Another way to create an inexpensive freeze-resistant waterer is to buy a Styrofoam bait bucket sold in northern fishing supply stores.

They are made to keep water that holds minnows stay liquid when out on a frozen lake.

Insulated buckets only cost a few dollars, and some are made to fit snugly inside a plastic five-gallon plastic pail.

Insulated bait buckets come with a Styrofoam lid.

Chickens will peck and destroy Styrofoam, so it needs to be protected.

Either a plastic pail lid or piece of quarter inch plywood with a two to three inch diameter hole cut in it will let chickens drink while protecting the Styrofoam from their pecking.

Styrofoam isn’t completely leak proof.

Water oozes slowly through it, so lining the inside of the bucket with a plastic bag makes it watertight.

When an icy wind blows remember the girls in the coop. They get thirsty on even the coldest days and need a drink.

Fortunately, there are many ways to keep water from freezing during even the chilliest winder days.

Decreased Egg Production In Chickens: Molt and Winter Lighting

Molt is the natural cycle where birds lose feathers and gradually regrow their plumage.

Molt usually occurs when the days start to shorten in late summer and it can go well into the fall season.

The feather shedding process can take as long as 16 weeks to completely cycle through and has the potential to greatly decrease egg production in your chickens.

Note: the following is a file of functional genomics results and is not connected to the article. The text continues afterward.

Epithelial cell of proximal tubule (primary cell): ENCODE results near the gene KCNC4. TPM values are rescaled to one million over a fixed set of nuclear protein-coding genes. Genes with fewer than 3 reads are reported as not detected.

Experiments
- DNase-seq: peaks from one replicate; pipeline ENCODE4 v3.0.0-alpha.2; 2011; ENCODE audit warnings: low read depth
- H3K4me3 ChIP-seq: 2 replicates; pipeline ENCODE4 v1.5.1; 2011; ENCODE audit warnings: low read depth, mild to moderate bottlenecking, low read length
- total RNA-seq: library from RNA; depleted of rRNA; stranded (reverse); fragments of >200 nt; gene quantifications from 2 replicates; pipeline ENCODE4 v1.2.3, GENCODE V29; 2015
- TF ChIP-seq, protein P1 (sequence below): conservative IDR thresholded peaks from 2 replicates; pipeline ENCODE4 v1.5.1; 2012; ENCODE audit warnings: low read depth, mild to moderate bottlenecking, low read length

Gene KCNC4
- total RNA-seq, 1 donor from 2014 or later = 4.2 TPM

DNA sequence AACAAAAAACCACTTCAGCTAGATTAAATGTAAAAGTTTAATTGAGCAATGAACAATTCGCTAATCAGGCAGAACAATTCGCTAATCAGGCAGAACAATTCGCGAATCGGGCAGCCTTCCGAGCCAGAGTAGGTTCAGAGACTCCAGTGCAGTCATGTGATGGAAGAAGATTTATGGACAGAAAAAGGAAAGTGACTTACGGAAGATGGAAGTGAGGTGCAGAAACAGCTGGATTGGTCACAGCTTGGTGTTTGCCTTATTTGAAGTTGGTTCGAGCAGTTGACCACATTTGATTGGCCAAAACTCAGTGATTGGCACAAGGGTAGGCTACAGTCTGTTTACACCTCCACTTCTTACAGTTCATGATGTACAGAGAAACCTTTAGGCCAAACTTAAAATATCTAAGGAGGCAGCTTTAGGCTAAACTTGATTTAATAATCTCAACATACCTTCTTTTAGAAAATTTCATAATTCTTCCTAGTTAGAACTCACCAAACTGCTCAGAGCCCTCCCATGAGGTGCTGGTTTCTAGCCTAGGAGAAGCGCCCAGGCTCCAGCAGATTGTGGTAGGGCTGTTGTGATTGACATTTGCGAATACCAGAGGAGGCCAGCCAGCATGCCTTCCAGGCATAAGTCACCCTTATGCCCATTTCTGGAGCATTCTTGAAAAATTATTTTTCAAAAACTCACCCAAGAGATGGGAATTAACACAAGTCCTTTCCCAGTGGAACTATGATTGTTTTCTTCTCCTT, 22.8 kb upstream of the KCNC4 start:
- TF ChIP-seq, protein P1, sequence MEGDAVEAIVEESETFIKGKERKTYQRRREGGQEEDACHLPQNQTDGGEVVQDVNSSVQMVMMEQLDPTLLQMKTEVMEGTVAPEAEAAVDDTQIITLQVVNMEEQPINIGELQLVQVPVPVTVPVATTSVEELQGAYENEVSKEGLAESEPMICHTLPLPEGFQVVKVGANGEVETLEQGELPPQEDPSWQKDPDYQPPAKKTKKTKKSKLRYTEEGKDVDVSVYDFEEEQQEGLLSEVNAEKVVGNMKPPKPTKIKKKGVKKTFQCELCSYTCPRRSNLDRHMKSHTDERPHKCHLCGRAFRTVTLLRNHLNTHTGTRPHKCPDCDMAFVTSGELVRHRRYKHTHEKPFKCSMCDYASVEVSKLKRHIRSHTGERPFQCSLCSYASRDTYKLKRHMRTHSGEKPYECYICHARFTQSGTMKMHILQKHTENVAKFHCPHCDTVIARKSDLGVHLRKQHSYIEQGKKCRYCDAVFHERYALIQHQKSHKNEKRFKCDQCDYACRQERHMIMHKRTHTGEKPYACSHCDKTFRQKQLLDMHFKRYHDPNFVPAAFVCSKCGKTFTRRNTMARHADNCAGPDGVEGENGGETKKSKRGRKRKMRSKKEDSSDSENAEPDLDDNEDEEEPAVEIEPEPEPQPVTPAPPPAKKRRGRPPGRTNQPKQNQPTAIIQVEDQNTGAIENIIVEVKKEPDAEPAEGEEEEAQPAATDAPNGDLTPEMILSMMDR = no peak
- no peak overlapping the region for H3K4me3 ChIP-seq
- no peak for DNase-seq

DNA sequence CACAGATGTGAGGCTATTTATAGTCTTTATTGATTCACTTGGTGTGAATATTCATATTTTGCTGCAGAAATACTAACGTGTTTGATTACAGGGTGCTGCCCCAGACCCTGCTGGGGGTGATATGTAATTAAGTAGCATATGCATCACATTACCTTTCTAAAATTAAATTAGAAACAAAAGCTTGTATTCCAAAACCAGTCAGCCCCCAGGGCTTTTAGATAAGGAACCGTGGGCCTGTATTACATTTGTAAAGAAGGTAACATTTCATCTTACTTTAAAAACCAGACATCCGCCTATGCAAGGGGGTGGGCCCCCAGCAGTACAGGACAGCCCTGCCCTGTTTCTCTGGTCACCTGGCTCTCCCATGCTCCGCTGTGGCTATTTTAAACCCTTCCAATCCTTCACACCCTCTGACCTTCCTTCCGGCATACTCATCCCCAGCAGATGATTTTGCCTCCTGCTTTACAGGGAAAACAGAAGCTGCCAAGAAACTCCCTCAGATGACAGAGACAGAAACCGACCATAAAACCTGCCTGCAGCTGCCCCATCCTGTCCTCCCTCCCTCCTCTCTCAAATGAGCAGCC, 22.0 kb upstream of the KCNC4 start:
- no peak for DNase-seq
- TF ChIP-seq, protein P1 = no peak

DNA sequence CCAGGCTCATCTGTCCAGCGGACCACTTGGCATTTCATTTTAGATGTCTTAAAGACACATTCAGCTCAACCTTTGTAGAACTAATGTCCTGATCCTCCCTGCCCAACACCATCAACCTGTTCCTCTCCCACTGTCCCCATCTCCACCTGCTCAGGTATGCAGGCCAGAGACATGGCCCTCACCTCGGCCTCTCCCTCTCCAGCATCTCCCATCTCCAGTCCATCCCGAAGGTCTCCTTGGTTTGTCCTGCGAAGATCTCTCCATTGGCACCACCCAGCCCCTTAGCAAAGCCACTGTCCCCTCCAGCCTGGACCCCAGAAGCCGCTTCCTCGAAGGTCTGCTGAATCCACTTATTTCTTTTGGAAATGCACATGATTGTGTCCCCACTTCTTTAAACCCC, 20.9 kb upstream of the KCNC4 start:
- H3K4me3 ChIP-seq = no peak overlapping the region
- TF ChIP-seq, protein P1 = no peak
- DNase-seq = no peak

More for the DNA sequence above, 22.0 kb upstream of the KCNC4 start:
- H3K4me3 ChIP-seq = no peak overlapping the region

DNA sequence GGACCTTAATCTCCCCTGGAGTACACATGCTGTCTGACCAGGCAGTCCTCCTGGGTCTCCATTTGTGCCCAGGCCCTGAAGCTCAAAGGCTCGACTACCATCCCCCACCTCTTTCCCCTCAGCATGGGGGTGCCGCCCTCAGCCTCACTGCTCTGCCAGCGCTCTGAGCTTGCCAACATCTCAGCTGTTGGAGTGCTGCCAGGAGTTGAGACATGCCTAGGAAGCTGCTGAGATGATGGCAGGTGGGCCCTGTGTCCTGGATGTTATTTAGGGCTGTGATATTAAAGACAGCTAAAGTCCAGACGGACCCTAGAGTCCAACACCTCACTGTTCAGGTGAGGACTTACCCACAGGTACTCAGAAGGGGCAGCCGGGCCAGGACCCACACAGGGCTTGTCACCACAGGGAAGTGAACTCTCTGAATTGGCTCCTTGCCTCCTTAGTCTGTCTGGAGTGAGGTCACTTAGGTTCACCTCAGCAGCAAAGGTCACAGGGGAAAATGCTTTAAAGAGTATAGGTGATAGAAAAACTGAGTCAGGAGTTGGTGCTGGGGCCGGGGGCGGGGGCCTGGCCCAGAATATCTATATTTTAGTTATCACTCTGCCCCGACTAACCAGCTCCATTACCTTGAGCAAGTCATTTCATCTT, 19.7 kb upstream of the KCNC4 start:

When chickens molt, a lot of the energy in their bodies is used to regrow feathers and less energy is available for egg production.

Many chicken owners will see a huge drop off in the number of eggs they find in the nesting boxes this time of year.

However, there are a few potential shortcuts to reduce the impact of molt on your birds.

Nutrition plays a huge role in getting through the molting cycle and having a proper diet can reduce the length of time your birds are in molt.

Feeding an adequate level of protein and proper amino acid profiles can greatly help boost energy levels in your birds.

A product like NatureWise Feather Fixer, that offers 18% protein, can be a great option for molting birds.This product is meant to be fed as a sole ration and it has the potential to get your girls through molt several weeks faster than if they were on a traditional layer diet.

Another key factor in decreased egg production in the fall is related to diminished sunlight.

Chickens usually need between 12 and 16 hours of daylight to maintain maximum egg laying potential. With daylight getting shorter in the fall, you can introduce supplemental lighting to maintain egg production for your flock. Setting up a generic 75 watt light bulb in your coop will produce enough light to keep egg production at a similar level to those long summer days.

We do NOT recommend using a heat lamp in your coop. Heat lamps generate a lot of heat and can become a fire hazard.

The purpose of the light bulb is to generate enough light in the coop to “trick” the chickens into thinking it is still daylight outside. It’s recommended to have the light set to a timer and have the light come on early in the morning rather than extending daylight later in the day. This way the chickens are awaken by the light bulb and they can use it as an alarm clock to start the day.

If the light is set on a timer at night, the chickens may not expect it to go off and it could disorient them or cause stress when it suddenly gets dark in the coop.

There’s no doubt that reduced egg production is a challenge, but with some small adjustments you can help your flock get back on track.